Movie Reviews & Interviews from Washington

‘Jurassic World’ Review: Starring Chris Pratt, Bryce Dallas Howard & Vincent D’Onofrio

The time is finally here. One of the most anticipated films of the summer has come to theatres. Twenty-two years after the classic Jurassic Park was released, and 14 years since the totally unnecessary Jurassic Park III was released, the fourth film and hopefully the first of a franchise reboot of the Jurassic Park films is here. Steven Spielberg is back to produce, while Colin Trevorrow (2012’s Safety Not Guaranteed) steps in to direct. Jurassic World shows us what John Hammond dreamt about: a fully working dinosaur park where families could vacation and witness life from 65 million years ago. But also like the first film, it shows the consequences of abusing science and playing God. Jurassic Park will forever be a classic and changed filmmaking forever, but Jurassic World is the best possible film to reboot this beloved franchise. This is how you do a series reboot, people!

It’s been 22 years since paleontologist Dr. Alan Grant (Sam Neil), paleobotanist Dr. Ellie Sattler (Laura Dern) and the man who found the loophole to dinosaur DNA John Hammond (Richard Attenborough) escaped the tragic events that happened during a trial run of the original Jurassic Park on Isla Nublar. Now that same island, which is off the coast of Costa Rica, is a fully functioning park and open to thousands of visitors on a daily basis. Claire (Bryce Dallas Howard) is the Director of the park and it his her job to make sure everything runs smoothly in the control room and in the dinosaur exhibits so that all of the island’s tourists are safe and sound. Claire runs a tight ship and is a no fuss and no mess kinda gal, so when her two nephews Zach (Nick Robinson) and Gray (Ty Simpkins) come to visit Jurassic World for the first time, she has her assistant babysit them.

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Owen (Chris Pratt) is a dinosaur trainer and specifically works with the Velociraptors at the park. He’s been working with them since they were born and has been able to train them to an extent though he doesn’t dare get too close to them unless they are in a confinement. The park has been open for 10 years, but visitor rates are on the decline. The scientists and genetic experts at the park have created a genetically mutated dinosaur in hopes to spark attraction. What the scientists didn’t predict is for the dinosaur to outsmart them, eventually escaping her confines.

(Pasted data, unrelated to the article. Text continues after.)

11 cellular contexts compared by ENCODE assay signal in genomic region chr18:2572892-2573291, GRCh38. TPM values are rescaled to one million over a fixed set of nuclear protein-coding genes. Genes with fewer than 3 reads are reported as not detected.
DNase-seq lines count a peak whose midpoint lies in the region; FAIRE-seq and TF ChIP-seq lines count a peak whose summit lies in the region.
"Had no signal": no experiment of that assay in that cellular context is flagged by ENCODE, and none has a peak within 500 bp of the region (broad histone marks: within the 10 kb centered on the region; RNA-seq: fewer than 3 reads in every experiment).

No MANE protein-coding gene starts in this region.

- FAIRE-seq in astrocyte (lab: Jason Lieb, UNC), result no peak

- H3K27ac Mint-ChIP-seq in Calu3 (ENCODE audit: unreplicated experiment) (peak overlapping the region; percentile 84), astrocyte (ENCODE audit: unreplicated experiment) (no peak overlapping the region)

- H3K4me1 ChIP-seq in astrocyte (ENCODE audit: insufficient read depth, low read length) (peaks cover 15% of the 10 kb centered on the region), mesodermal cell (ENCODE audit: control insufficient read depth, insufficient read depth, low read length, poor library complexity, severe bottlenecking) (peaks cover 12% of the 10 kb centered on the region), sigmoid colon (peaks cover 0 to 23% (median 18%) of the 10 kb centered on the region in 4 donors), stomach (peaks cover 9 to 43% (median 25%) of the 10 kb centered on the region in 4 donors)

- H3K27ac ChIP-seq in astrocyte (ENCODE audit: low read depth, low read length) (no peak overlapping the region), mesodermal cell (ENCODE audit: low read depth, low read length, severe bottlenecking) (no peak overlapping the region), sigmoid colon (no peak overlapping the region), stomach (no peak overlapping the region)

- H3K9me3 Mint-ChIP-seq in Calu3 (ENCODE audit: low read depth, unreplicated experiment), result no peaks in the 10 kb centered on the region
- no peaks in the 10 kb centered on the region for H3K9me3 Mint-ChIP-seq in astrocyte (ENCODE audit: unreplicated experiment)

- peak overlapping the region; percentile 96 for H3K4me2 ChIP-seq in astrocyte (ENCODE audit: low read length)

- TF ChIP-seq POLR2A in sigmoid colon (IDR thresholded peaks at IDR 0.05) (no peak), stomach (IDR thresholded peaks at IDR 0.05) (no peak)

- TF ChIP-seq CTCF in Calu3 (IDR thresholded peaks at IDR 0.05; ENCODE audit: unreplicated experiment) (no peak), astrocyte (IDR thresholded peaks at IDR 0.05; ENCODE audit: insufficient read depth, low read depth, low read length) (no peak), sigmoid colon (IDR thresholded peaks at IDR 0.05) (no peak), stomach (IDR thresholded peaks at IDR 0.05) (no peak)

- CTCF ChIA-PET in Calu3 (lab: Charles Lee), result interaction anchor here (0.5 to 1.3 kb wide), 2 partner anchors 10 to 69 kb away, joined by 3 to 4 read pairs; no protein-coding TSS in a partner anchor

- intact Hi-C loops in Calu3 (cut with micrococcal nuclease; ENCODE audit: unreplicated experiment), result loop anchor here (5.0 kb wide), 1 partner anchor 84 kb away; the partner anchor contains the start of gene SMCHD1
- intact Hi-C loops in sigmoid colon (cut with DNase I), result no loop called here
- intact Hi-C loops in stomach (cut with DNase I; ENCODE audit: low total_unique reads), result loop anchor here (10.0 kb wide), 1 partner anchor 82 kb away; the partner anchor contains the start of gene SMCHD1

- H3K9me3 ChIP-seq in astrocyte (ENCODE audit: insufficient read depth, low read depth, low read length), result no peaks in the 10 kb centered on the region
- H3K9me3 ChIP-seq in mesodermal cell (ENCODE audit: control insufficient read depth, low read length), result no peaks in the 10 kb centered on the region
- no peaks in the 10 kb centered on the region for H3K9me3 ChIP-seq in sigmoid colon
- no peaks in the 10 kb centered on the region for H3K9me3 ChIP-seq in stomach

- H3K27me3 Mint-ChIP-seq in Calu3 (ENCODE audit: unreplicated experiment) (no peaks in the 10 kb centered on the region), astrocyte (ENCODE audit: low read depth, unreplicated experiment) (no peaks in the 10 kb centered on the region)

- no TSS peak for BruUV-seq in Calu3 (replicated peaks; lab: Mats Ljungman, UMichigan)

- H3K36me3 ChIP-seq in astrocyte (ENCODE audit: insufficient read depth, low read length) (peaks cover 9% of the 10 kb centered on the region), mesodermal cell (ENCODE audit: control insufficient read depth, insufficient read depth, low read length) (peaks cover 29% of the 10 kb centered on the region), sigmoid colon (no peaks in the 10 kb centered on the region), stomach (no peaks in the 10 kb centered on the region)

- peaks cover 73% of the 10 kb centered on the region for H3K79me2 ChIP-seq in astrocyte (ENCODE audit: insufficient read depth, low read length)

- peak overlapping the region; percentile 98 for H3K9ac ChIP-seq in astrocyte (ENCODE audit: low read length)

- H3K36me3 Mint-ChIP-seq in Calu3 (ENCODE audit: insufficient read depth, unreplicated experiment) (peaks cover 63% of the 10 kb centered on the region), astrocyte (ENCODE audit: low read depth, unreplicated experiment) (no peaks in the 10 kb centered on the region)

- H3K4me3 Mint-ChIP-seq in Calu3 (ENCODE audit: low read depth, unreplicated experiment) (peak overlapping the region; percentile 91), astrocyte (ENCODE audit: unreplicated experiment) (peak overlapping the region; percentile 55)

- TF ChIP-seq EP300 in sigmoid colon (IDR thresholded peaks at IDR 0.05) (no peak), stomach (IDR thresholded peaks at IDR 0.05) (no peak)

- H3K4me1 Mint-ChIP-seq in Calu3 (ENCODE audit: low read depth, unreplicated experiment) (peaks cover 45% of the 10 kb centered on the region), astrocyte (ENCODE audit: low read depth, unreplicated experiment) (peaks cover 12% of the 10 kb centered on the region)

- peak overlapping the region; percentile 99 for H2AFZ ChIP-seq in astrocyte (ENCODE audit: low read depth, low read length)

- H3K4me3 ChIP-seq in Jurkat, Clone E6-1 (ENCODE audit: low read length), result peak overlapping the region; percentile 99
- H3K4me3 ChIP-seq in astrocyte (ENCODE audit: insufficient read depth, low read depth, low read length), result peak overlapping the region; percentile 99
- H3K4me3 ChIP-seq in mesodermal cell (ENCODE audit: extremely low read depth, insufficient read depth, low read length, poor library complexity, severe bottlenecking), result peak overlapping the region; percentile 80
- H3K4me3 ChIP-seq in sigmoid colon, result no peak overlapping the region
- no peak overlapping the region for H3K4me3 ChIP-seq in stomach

Chris Pratt is pretty fantastic in any role but broke out into super stardom after last year’s Guardians of the Galaxy, but you’re not going to get that same Chris Pratt here in Jurassic World. Pratt is completely badass as Owen; dinosaur guy, raptor whisperer and looks damn good in a tight shirt fixing his motorbike. He does have some swoon worthy moments with Howard, but I wish the screenplay allowed him more dialogue and a little more personality. Though Pratt is always fun to watch, his character comes off as a bit one note here. I wanted to know more about him versus having him just look amazing on film.

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Bryce Dallas Howard has already proven to be a great actress, her role as the snooty Hilly in 2011’s The Help is particularly memorable, but she has never been better as she is here. Howard gives Claire so much personality and a charismatic ferocity. It’s up to her to run the island and the Park and she doesn’t take crap from anyone. Howard parallels Laura Dern’s character Dr. Sattler in Jurassic Park and keeps with the theme that female characters do not have to be a damsel in distress. Her character also has the best arc in the film and as much as I adore Chris Pratt, this film belongs to Howard. And not to give anything away, but the scene where Howard is holding the flare gun does not disappoint.

There are a few scenes that are amazingly frightening and keep you on the edge of your seat, especially when the two boys are in the gyro sphere ride. There are also some lovely scenes and moments that pay homage to the original film and several Easter eggs hidden throughout that only a true Jurassic Park fan would get, so keep your eyes open! Michael Giacchino’s beautiful score paired with John William’s classic Jurassic Park theme is absolutely amazing and I loved how Trevorrow blended the two together.

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There needed to be more practical effects and less CGI or at least the better blend of the two. I actually preferred how the raptors looked in the original than how they looked here. But there is one incredible scene featuring Pratt and Howard with an Apatosaurus that is emotional and raw; that dinosaur was a practical effect and it made the scene all the better for it.

It’s imperative to go into Jurassic World knowing that no film will match the original. With that in mind, you’ll most likely enjoy the film and appreciate what Trevorrow has done here. Skip the 3D, it does nothing, but try and watch Jurassic World on the biggest and loudest theatre you can find. Though Jurassic World does have some room for improvement, it’s an excellent reboot of the franchise and is led fantastically by Pratt and Howard. The film offers new and exciting feats while also paying tribute to its predecessor.


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